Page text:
Film review: The Debt

Film still for Film review: The Debt

A sturdy psychological suspense thriller about a botched Mossad kidnap mission, The Debt focusses intriguingly on the dilemmas of a female lead agent until an implausible last act, says Kate Stables

John Madden, chiefly celebrated as a purveyor of quality period dramas and for eliciting award-winning work from his actors (his 1998 film Shakespeare in Love provided both Gwyneth Paltrow and Judi Dench with Oscars), is not an obvious choice to helm a thriller. But The Debt, a psychological genre piece which picks over the fallout from a 1965 Mossad mission whose real truths emerge 30 years on, turns out to be a surprisingly good fit for him. A remake of Israeli director Assaf Bernstein’s 2007 thriller Ha-Hov, it’s as much a relationship drama as an action piece. There’s a hint of the crunchy complexity of 1970s thrillers like The Parallax View in the recurring themes of guilt, deception and political expediency, but the exigencies of weaving together two timeframes and utilising two casts mean that psychological and emotional depth are suggested rather than fully achieved. The result is a sturdy, often suspenseful piece, but one that delivers less than it promises.

Working from a script by Matthew Vaughn and Jane Goldman, Madden keeps the film’s flashback structure intriguing rather than irritating, using healthy slabs of story in a way that doesn’t suggest key details are being wilfully withheld. The central section of the film, which recounts the ill-fated mission of three young Mossad agents to kidnap a Nazi surgeon, pulls off the difficult trick of being both tense and full of emotional texture, as rookie agent Rachel enters into a love triangle with bumptious Stephan and the diffident David.

Jessica Chastain, who plays Rachel as a woman pulled taut as a bowstring, is the film’s secret weapon, radiating hurt as David dodges a kiss, or barely suppressed fear as Vogel, an infamous concentration-camp doctor now practising as a gynaecologist, examines her intimately. Having a woman as the fulcrum of a thriller is unusual, even nowadays, but here Rachel’s dilemmas as both a young and older woman drive the plot, and Chastain and Helen Mirren, furrowed with guilt as the older Rachel, take full advantage of it. Their narrative prominence means that their male co-stars take a back seat – probably the best place for Sam Worthington’s slightly blank David, though it short-changes Ciarán Hinds, seen briefly as David’s tortured older self.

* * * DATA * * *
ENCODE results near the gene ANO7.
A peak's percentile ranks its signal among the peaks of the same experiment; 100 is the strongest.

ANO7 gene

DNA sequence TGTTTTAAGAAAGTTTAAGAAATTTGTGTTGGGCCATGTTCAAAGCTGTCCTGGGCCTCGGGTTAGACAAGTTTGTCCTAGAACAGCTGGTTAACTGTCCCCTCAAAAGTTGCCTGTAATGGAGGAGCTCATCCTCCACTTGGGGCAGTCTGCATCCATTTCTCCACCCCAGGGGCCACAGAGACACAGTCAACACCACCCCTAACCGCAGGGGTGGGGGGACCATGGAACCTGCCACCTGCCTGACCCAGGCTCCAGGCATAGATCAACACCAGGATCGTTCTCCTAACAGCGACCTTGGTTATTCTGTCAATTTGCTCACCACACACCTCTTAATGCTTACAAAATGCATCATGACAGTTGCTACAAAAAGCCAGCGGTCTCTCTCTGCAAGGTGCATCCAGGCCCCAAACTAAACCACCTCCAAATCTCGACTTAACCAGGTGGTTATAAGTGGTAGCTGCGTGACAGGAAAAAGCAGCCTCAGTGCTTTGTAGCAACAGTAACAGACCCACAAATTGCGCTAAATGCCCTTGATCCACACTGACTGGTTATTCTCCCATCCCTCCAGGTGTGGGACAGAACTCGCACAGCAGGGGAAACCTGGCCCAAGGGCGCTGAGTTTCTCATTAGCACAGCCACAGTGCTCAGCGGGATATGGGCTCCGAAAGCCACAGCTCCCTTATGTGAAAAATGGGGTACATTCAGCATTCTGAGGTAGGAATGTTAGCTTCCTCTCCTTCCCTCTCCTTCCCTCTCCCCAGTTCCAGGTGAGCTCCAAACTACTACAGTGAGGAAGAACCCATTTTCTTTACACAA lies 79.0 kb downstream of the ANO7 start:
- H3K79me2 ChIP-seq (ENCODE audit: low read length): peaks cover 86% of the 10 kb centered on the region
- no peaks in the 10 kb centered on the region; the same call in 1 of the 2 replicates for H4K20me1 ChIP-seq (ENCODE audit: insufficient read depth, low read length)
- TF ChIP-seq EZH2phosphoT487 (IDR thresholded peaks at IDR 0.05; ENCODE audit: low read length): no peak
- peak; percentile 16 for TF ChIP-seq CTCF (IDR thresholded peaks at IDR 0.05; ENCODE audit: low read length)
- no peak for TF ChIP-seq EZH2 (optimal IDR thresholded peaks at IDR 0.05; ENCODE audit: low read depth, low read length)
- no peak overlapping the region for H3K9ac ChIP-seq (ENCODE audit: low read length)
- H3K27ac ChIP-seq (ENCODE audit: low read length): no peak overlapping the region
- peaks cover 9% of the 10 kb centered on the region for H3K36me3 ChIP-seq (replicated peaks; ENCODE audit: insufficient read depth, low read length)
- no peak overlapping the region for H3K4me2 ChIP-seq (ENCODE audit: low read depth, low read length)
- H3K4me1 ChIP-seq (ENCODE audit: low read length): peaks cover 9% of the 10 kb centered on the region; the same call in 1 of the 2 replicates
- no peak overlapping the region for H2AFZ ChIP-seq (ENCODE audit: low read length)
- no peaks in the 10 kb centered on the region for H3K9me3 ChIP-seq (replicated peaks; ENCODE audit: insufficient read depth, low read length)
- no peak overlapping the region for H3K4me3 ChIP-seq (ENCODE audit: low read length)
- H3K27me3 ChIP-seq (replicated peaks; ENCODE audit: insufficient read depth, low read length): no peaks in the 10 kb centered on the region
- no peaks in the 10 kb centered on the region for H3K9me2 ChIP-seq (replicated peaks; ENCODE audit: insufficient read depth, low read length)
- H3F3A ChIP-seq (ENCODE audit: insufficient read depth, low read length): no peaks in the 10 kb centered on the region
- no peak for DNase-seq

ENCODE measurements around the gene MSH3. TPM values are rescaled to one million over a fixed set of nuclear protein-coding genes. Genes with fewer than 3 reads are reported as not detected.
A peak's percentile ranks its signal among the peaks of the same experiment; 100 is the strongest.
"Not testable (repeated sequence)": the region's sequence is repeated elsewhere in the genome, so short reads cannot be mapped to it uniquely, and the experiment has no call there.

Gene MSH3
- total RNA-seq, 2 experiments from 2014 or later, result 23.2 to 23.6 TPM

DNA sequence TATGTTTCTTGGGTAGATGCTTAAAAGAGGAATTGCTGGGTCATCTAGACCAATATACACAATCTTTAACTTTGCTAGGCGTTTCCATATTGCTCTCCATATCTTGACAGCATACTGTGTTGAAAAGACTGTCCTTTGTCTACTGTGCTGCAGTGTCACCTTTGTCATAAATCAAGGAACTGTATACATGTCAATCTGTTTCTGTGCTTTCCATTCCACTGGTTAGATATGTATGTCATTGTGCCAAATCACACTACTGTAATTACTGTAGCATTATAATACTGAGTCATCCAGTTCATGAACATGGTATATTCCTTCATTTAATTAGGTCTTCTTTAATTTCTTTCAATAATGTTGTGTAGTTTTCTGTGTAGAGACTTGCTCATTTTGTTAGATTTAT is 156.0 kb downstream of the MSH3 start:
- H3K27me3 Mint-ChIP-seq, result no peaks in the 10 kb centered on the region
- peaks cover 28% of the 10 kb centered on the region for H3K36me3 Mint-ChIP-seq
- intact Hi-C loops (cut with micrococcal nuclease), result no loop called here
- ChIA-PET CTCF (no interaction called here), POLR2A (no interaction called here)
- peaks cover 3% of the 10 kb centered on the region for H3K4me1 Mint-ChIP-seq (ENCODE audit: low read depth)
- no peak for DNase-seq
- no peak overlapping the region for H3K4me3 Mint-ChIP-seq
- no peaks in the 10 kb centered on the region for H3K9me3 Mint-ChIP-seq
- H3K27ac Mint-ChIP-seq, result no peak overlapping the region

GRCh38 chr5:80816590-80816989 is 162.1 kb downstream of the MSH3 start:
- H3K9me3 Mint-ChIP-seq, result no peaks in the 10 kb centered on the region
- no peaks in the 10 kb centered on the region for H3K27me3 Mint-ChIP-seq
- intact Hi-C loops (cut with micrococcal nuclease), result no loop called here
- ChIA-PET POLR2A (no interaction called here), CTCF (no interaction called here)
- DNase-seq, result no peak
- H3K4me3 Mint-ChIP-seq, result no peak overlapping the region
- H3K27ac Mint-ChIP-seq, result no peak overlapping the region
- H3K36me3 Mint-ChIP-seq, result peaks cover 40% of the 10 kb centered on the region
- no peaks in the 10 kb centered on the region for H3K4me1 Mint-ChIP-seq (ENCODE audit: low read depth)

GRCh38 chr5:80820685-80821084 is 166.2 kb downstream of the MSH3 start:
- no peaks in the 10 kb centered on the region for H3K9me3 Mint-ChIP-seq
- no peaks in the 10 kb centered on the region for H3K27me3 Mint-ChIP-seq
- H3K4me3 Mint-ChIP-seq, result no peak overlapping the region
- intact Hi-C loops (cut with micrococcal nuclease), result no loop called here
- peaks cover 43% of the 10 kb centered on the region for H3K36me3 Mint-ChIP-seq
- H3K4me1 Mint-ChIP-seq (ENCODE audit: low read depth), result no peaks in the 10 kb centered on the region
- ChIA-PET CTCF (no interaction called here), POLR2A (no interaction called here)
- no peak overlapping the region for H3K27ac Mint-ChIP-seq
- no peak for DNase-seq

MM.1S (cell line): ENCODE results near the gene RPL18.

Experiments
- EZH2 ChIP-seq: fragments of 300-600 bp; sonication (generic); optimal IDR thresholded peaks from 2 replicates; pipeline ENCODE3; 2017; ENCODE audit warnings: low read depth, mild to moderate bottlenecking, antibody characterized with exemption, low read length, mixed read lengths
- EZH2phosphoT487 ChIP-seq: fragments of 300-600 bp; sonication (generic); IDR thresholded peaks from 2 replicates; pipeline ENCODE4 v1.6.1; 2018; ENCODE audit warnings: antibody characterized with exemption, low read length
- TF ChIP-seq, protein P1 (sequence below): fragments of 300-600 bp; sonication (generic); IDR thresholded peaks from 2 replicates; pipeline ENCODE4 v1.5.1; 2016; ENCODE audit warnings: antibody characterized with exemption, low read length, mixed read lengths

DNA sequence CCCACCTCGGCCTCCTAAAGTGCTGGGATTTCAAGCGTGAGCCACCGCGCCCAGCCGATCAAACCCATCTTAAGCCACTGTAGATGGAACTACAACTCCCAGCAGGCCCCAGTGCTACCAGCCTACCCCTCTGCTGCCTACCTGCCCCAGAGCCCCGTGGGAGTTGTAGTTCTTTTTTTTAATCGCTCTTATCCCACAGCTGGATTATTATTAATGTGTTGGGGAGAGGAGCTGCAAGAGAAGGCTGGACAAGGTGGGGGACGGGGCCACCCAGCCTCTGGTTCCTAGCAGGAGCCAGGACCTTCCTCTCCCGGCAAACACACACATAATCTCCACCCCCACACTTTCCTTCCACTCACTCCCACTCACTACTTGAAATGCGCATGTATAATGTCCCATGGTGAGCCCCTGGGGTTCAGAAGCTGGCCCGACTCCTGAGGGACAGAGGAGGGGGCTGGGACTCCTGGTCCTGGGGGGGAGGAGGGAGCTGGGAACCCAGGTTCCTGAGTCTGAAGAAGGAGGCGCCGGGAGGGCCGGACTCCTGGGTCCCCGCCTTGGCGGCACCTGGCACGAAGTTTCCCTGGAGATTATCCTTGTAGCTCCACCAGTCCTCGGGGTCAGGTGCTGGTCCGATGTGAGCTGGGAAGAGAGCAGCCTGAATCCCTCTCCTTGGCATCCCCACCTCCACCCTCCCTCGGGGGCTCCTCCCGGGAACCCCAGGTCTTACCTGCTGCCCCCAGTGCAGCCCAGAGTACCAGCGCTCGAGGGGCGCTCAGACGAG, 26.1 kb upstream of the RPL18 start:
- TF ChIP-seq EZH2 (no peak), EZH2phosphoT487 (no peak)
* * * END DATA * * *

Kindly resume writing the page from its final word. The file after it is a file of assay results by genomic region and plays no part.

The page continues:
Hinds’s appearance reminds one, perhaps unhelpfully, that Munich (2005), in which he also appeared, similarly combined Mossad-mission genre action with chewy questions of revenge and justice, but managed it rather more adroitly despite working with a real-life story. By comparison The Debt’s narrative peaks prematurely at the two-thirds mark, when a key plot point is revealed. Attempting to top this by sending the older Rachel on a final Bourne-style mission is a curious misstep from which the film never recovers. Opting for a punchy if increasingly implausible finale that favours high-octane redemption over realism, it suggests that ultimately The Debt chose the wrong payoff.

See also

Five hours of the jackal: David Thompson on Olivier Assayas’s Carlos, a biopic of the legendary terrorist (November 2010)

Island of lost souls: Graham Fuller on Martin Scorsese’s Shutter Island (April 2010)

The International reviewed by Samuel Wigley (March 2009)

One Day in September reviewed by Peter Matthews (June 2000)

Enemy of the State reviewed by Kim Newman (January 1999)

Last Updated: 20 Dec 2011